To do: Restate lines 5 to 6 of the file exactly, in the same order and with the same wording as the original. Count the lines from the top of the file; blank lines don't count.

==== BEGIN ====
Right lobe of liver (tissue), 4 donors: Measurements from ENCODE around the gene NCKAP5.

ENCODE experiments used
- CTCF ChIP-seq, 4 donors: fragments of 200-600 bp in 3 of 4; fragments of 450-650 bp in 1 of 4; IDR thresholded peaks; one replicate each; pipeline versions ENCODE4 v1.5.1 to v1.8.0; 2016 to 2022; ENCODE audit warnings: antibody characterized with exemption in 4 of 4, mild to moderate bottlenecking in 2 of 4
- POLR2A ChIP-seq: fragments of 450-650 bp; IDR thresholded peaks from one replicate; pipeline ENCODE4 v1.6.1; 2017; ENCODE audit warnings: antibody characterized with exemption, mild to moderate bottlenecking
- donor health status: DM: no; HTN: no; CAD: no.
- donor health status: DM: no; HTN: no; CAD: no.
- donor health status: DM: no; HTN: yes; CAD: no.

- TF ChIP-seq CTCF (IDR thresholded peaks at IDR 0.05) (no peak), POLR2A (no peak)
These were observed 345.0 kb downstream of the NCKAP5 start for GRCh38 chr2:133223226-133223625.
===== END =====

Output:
- donor health status: DM: no; HTN: no; CAD: no.
- donor health status: DM: no; HTN: no; CAD: no.